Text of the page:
Little Fuzzy – Day 40 of 77

“Huh-uh!” Brannhard was positive. “Court ruling on that, about forty years ago, on Vishnu. Infanticide case, woman charged with murder in the death of her infant child. Her lawyer moved for dismissal on the grounds that murder is defined as the killing of a sapient being, a sapient being is defined as one that can talk and build a fire, and a newborn infant can do neither. Motion denied; the court ruled that while ability to speak and produce fire is positive proof of sapience, inability to do either or both does not constitute legal proof of nonsapience. If O’Brien doesn’t know that, and I doubt if he does, Coombes will.” Brannhard poured another drink and gulped it before the sapient beings around him could get at it. “You know what? I will make a small wager, and I will even give odds, that the first thing Ham O’Brien does when he gets back to Mallorysport will be to enter nolle prosequi on both charges. What I’d like would be for him to nol. pros. Kellogg and let the charge against Jack go to court. He would be dumb enough to do that himself, but Leslie Coombes wouldn’t let him.”

“But if he throws out the Kellogg case, that’s it,” Gerd van Riebeek said. “When Jack comes to trial, nobody’ll say a mumblin’ word about sapience.”

“I will, and I will not mumble it. You all know colonial law on homicide. In the case of any person killed while in commission of a felony, no prosecution may be brought in any degree, against anybody. I’m going to contend that Leonard Kellogg was murdering a sapient being, that Jack Holloway acted lawfully in attempting to stop it and that when Kurt Borch attempted to come to Kellogg’s assistance he, himself, was guilty of felony, and consequently any prosecution against Jack Holloway is illegal. And to make that contention stick, I shall have to say a great many words, and produce a great deal of testimony, about the sapience of Fuzzies.”

“It’ll have to be expert testimony,” Rainsford said. “The testimony of psychologists. I suppose you know that the only psychologists on this planet are employed by the chartered Zarathustra Company.” He drank what was left of his highball, looked at the bits of ice in the bottom of his glass and then rose to mix another one. “I’d have done the same as you did, Jack, but I still wish this hadn’t happened.”

Huh!” Mamma Fuzzy looked up, startled by the exclamation. “What do you think Victor Grego’s wishing, right now?”

Victor Grego replaced the hand-phone. “Leslie, on the yacht,” he said. “They’re coming in now. They’ll stop at the hospital to drop Kellogg, and then they’re coming here.”

Nick Emmert nibbled a canape. He had reddish hair, pale eyes and a wide, bovine face.

“Holloway must have done him up pretty badly,” he said.

“I wish Holloway’d killed him!” He blurted it angrily, and saw the Resident General’s shocked expression.

“You don’t really mean that, Victor?”

“The devil I don’t!” He gestured at the recorder-player, which had just finished the tape of the hearing, transmitted from the yacht at sixty-speed. “That’s only a teaser to what’ll come out at the trial. You know what the Company’s epitaph will be? Kicked to death, along with a Fuzzy, by Leonard Kellogg.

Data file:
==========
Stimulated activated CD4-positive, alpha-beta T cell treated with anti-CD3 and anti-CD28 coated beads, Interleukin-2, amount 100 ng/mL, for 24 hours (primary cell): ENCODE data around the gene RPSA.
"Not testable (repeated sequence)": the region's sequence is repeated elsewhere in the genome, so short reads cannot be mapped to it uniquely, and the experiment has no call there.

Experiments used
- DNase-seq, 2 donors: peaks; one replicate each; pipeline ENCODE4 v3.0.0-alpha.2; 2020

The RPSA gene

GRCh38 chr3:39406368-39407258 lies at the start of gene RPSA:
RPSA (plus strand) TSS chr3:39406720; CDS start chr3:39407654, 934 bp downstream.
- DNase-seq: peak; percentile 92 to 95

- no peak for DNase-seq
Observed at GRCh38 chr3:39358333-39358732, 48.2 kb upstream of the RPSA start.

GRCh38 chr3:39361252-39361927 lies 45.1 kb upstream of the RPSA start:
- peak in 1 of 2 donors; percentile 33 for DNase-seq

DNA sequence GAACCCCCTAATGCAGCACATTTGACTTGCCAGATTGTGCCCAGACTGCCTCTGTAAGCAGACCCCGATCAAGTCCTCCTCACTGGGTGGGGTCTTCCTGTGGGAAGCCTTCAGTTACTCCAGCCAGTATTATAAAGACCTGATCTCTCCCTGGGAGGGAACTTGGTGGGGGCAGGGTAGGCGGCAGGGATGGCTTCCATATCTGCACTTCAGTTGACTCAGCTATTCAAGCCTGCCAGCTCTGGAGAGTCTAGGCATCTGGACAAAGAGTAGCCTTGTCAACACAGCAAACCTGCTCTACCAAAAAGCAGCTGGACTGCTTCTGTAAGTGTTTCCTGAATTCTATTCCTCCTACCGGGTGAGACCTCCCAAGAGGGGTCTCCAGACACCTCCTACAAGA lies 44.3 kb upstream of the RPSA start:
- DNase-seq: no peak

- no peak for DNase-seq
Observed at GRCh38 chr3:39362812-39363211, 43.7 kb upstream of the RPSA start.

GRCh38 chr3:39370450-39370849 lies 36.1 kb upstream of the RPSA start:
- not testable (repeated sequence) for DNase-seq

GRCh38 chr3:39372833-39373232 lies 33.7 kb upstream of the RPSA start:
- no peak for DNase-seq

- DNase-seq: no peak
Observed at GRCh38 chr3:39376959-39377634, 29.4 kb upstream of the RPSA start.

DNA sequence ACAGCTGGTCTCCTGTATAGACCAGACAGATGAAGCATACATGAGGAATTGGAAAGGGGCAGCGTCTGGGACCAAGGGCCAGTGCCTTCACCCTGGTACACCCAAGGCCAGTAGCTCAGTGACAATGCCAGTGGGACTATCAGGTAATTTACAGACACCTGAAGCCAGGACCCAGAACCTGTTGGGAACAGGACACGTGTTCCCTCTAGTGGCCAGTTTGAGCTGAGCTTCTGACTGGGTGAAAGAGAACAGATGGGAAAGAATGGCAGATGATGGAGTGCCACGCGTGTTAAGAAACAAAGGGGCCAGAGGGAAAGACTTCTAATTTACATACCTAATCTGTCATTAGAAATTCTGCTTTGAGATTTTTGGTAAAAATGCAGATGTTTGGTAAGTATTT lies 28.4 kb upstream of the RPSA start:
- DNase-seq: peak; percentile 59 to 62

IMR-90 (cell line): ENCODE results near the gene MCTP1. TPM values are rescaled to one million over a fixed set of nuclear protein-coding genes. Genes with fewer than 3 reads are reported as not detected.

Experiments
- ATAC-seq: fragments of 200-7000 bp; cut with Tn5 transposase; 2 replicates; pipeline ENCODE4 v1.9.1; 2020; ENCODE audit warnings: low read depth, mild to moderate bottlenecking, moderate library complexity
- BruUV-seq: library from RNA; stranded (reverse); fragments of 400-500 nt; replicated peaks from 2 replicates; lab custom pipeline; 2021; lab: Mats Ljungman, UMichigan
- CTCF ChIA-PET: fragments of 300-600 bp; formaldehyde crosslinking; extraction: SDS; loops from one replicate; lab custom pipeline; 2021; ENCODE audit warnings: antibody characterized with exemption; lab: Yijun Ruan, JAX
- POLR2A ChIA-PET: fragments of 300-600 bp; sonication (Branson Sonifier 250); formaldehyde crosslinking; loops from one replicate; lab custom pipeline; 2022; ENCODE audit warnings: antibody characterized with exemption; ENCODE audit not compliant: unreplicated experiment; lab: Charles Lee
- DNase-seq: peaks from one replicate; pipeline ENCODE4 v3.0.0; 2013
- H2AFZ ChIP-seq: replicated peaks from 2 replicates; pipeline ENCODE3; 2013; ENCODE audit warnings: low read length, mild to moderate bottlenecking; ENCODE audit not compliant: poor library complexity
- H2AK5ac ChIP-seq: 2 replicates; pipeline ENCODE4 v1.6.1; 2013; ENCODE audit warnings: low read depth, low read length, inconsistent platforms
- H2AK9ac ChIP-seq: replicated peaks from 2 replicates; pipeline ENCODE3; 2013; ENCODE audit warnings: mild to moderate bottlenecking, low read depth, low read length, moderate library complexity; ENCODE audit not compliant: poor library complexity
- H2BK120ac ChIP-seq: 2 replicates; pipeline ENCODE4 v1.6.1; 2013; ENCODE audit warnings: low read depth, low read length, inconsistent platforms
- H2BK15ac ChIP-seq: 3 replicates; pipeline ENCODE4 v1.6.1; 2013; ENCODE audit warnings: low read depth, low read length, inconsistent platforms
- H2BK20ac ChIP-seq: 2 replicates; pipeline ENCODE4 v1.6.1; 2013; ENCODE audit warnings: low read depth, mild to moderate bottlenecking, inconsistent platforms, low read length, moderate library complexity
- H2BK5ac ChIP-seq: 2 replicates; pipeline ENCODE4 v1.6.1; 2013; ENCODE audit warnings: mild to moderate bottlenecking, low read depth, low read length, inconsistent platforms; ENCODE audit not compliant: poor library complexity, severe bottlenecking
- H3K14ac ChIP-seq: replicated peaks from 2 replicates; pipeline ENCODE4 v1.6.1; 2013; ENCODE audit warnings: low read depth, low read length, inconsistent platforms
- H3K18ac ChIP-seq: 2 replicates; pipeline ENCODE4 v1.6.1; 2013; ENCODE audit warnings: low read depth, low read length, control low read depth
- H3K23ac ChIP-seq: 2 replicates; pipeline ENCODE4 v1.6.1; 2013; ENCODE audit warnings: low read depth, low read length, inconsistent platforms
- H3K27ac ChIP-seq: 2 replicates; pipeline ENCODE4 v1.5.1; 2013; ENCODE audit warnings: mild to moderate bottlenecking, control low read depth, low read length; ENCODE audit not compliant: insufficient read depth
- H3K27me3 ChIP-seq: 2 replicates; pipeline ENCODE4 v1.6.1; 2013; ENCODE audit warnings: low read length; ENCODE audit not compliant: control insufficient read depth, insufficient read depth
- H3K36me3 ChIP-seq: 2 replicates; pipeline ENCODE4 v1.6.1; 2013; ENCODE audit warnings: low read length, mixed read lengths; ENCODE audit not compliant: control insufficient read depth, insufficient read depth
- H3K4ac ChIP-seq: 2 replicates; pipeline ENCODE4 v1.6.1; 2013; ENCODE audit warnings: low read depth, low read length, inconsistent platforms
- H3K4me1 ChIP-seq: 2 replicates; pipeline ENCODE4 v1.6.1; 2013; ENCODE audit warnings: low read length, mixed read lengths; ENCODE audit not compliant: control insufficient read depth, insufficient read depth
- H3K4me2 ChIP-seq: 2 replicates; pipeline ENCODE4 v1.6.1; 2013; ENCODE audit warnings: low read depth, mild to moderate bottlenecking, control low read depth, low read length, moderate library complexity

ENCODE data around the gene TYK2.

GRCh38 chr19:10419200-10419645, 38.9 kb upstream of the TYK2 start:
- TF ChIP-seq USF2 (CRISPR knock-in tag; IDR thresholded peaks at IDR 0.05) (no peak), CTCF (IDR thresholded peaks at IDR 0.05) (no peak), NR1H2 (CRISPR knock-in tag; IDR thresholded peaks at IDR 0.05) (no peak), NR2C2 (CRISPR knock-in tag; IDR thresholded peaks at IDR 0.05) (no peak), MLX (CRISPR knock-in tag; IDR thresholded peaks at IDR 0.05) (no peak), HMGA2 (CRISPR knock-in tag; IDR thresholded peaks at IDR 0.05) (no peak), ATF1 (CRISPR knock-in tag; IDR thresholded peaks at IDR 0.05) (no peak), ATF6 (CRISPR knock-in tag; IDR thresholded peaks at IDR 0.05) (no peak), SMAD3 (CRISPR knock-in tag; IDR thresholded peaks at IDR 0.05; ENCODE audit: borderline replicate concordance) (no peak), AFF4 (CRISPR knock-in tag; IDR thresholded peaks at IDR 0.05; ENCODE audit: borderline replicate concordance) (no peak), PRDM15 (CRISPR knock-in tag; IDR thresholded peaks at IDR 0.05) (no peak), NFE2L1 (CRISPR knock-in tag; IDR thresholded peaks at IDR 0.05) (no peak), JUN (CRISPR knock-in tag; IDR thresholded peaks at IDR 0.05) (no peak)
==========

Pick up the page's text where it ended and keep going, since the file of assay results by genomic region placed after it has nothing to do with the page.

Everything would have worked out perfectly if Kellogg had only kept his head and avoided collision with Holloway. Why, even the killing of the Fuzzy and the shooting of Borch, inexcusable as that had been, wouldn’t have been so bad if it hadn’t been for that asinine murder complaint. That was what had provoked Holloway’s counter-complaint, which was what had done the damage.

And, now that he thought of it, it had been one of Kellogg’s people, van Riebeek, who had touched off the explosion in the first place. He didn’t know van Riebeek himself, but Kellogg should have, and he had handled him the wrong way. He should have known what van Riebeek would go along with and what he wouldn’t.

“But, Victor, they won’t convict Leonard of murder,” Emmert was saying. “Not for killing one of those little things.”

“‘Murder shall consist of the deliberate and unjustified killing of any sapient being, of any race,’” he quoted. “That’s the law. If they can prove in court that the Fuzzies are sapient beings….”

Then, some morning, a couple of deputy marshals would take Leonard Kellogg out in the jail yard and put a bullet through the back of his head, which, in itself, would be no loss. The trouble was, they would also be shooting an irreparable hole in the Zarathustra Company’s charter. Maybe Kellogg could be kept out of court, at that. There wasn’t a ship blasted off from Darius without a couple of drunken spacemen being hustled aboard at the last moment; with the job Holloway must have done, Kellogg should look just right as a drunken spaceman. The twenty-five thousand sols’ bond could be written off; that was pennies to the Company. No, that would still leave them stuck with the Holloway trial.

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